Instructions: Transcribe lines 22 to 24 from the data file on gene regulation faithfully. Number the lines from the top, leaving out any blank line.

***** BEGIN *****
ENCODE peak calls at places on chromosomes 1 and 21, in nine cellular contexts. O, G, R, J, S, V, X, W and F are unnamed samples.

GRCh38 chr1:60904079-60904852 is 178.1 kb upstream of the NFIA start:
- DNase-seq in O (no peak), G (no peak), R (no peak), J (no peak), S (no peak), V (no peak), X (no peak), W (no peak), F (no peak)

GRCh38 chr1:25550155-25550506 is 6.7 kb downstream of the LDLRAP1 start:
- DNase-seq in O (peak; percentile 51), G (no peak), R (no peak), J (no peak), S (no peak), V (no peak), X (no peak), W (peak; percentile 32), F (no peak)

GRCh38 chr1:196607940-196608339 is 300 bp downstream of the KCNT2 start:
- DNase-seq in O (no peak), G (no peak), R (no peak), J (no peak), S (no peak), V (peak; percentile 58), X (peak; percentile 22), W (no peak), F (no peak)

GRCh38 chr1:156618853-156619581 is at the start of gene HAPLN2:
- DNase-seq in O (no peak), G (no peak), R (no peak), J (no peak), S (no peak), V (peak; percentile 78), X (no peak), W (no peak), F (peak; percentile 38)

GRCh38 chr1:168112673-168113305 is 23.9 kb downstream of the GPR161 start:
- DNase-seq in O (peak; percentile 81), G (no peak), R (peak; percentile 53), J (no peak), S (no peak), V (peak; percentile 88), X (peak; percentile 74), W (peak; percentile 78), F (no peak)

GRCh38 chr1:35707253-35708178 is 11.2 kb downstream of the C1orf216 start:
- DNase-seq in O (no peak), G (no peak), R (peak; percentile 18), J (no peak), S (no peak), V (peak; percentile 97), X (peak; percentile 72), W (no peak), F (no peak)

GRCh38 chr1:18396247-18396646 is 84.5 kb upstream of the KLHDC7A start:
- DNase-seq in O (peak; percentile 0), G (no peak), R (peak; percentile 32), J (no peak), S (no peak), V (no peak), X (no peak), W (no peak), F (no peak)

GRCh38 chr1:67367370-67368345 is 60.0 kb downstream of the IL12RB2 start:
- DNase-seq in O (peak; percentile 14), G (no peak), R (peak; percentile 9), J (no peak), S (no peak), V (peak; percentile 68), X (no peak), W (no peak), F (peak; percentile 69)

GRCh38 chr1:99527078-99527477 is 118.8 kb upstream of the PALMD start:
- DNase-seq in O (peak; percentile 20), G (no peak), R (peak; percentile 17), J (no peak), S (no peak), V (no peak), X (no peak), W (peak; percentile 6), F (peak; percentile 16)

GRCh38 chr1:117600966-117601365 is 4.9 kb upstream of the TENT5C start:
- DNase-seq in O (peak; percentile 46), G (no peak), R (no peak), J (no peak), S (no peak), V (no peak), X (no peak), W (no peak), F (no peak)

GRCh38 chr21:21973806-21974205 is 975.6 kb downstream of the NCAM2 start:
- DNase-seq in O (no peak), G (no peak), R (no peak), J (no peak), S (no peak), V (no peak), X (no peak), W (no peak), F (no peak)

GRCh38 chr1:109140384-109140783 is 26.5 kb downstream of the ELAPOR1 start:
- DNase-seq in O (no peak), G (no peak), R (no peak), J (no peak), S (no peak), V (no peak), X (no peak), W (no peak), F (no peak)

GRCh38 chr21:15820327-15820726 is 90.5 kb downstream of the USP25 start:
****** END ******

GRCh38 chr21:21973806-21974205 is 975.6 kb downstream of the NCAM2 start:
- DNase-seq in O (no peak), G (no peak), R (no peak), J (no peak), S (no peak), V (no peak), X (no peak), W (no peak), F (no peak)

GRCh38 chr1:109140384-109140783 is 26.5 kb downstream of the ELAPOR1 start: